It began last summer when Ronald Reagan, in accepting the Republican nomination for president, startled millions of listeners by quoting the Democratic hero of heroes, Franklin D. Roosevelt. More recently, incoming budget chief David Stockman has produced an economic manifesto calling on Reagan, in his first "100 days," to declare a "national economic emergency" and to launch an Emergency Economic Stabilization and Recovery Program. Sen. Robert Dole, about to be Finance Committee chairman, favors that declaration, but Treasury Secretary-designate Donald Regan resists the idea as the product of a "worst-case" analysis. GOP Rep. Jack Kemp, Stockman's manifesto co-author and a father of Reagan's proposed 30 percent tax cut in three equal installments, has said of the new president that "I think he's going to be the Franklin Delano Roosevelt of the Republican Party."

What's going on here? GOP calls for another New Deal? In terms of substance, of programs, certainly not. But in terms of political psychology, exactly that. What is now being argued among the new GOP power brokers is whether to create a Reagan-Republican counterpart of the FDR-New Deal "first 100 days" that launched nearly half a century of Democratic political dominance by beginning to pull the United States out of the Great Depression.

In short, Ronald Reagan is being urged to follow, or advised not to follow, the FDR example: seize the moment of national discontent, draw at once Congress with a flood of specific legislative requests and a flurry of executive actions, push through a comprehensive economic program in those first 100 days of the new administration.

How President Reagan decides is likely to be the first major landmark of his administration, one that will color his entire tenure in the White House.

The atmosphere today may not precisely resemble that between the election and inauguration of FDR 48 years ago. Deflation, not inflation, including massive unemployment, business bankruptcies and bank failures then were the critical concerns. Nothing like that exists today.

But there is a parallel to the mood of that yesteryear.FDR was not elected in his own right because he had a plan, enuniciated during the campaign, to end the Great Depression. He was because Herbert Hoover was thrown out of office as a failure; Reagan likewise won chiefly because Jimmy Carter was judged a failure. In that sense, Reagan has the opportunity, just as FDR did, that arises from a national mood that says "do something; try just about anything; the current situation is intolerable." At least a good part of the nation now seems to feel that way.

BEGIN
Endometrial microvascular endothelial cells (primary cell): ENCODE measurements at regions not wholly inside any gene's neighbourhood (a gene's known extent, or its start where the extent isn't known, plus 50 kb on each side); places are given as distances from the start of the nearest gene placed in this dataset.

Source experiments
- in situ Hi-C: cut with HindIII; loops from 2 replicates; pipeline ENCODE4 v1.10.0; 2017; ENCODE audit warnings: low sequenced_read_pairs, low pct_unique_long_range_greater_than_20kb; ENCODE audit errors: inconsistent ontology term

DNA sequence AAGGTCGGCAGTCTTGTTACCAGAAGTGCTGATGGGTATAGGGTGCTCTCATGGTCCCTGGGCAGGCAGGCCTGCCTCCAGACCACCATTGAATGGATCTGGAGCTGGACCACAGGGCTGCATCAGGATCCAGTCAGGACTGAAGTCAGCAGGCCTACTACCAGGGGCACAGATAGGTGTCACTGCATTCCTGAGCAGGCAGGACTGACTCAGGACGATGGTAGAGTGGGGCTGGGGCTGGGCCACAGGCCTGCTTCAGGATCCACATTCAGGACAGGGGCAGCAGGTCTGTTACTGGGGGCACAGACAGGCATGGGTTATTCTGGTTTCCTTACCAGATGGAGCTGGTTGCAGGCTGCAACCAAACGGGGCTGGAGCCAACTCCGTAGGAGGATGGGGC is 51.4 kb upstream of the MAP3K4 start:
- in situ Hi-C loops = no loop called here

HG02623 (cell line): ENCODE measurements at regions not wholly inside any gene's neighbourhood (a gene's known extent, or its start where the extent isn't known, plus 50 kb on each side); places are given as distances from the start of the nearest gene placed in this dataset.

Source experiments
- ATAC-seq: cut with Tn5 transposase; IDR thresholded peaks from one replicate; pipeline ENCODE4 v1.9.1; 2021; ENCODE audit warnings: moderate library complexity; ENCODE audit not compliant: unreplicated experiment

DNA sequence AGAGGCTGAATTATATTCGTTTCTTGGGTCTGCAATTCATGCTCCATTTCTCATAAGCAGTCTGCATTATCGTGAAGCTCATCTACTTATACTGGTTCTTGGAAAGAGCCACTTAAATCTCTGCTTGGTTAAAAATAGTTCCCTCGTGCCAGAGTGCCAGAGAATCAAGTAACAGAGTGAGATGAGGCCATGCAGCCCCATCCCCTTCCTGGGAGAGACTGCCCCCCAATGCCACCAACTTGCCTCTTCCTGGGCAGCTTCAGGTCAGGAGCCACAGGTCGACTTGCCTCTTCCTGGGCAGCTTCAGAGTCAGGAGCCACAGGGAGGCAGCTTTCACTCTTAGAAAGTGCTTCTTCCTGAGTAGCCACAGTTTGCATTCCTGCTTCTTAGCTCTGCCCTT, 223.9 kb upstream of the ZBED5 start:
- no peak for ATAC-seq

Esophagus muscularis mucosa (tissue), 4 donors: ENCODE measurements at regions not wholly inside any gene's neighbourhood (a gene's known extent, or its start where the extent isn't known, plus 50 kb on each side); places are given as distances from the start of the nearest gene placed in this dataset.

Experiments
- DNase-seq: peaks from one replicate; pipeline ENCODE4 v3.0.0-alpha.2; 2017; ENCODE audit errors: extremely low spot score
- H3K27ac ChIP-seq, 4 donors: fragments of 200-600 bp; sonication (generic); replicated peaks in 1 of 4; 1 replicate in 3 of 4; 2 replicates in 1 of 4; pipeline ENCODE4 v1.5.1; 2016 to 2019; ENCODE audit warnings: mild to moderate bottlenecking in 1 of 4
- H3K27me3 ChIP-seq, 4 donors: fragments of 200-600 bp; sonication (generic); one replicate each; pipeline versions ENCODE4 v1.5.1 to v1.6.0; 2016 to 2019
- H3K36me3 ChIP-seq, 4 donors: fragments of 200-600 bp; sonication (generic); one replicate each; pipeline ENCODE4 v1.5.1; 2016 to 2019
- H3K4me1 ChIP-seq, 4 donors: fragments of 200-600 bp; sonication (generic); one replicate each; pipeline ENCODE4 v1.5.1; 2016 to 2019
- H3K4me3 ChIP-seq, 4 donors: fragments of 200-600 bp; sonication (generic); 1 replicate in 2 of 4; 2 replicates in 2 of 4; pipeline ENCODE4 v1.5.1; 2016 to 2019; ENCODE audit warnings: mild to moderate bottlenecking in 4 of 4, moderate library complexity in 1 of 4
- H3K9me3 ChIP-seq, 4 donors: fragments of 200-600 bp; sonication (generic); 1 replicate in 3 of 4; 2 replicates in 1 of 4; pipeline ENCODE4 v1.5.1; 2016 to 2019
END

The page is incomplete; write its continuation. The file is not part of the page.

When FDR took the first of his four presidential oaths on March 4, 1933, every bank in the nation had closed its doors. He began by telling Americans that "the only thing we have to fear is fear itself."

In his now famous first 100 days (actually 103 days beginning with inauguration and ending when Congress adjourned on June 15), president and legislators together created 15 major laws. They reestablished the banking system and insured bank deposits, enforced government economy, abandoned the gold standard in public and private affairs, created mechanisms to put a floor under farm prices, refinanced farm and home mortgages, created a system of self-government for business and industry that included the right of collective bargaining, minimum wages and maximum hours, set up a national relief system for the destitute, a massive public works program, the Civilain Conservation Corps and the Tennessee Valley Authority and other related activities. All these actions were designed to pull the nation out of the Great Depression and to create public confidence in the future of America.

It is true, of course, that many of these laws were challenged in the courts as unconstitutional and that some of them were so held by the Supreme Court. It also is true that not until the beginning of World War II did the United States finally shake off the depression's effects on the economy. But what is relevant to today is simply that a new administration replaced a period of torpor with a whirlwind of activity that, in a later phrase, got America moving again.

There were bitter internal fights in those early New Deal years, a major one between economizers in government and those who believed that deficit spending was the only solution. One can see a parallel between FDR's budget director, Lewis W. Douglas -- who wanted to slash government spending 25 percnet and who stood up to, and temporarily defeated, the most powerful lobby of the day, the World War veterans -- and Reagan's budget chief, Stockman. Both resigned House seats to take the job -- Douglas was 38, Stockman 34 -- and both had a passion for economy, Douglas finally lost out to the big spenders; Stockman already is under attack by both fellow Republicans and Democrats.

In 1933 FDR was able to pay little attention during the 100 days to foreign affairs; that may not be so easy for Reagan to do this time. Some early New Dealers wanted FDR to go so far as to nationalize the banks; some current Reaganites seem to want him to repeal a lot of laws now on the statute books. FDR rejected such advice; what Reagan will do we do not yet know.

Reagan wants to "land running" on Jan. 20, as the phrase has it. But how far and fast will he run from there? Whatever one's opinion today of the early New Deal, it is worth recalling Walter Lippmann's judgment: From a "congeries of disorderly panic-stricken mobs and factions," the first 100 days produced "an organized nation confident of our own power to provide for our own security and to control our own destiny."

It is that change in the psychology of America that remains as the historic achievement of those first 100 days. By summer of 1981 we may be able to draw at least a tentative judgment on Ronald Reagan's first 100 days.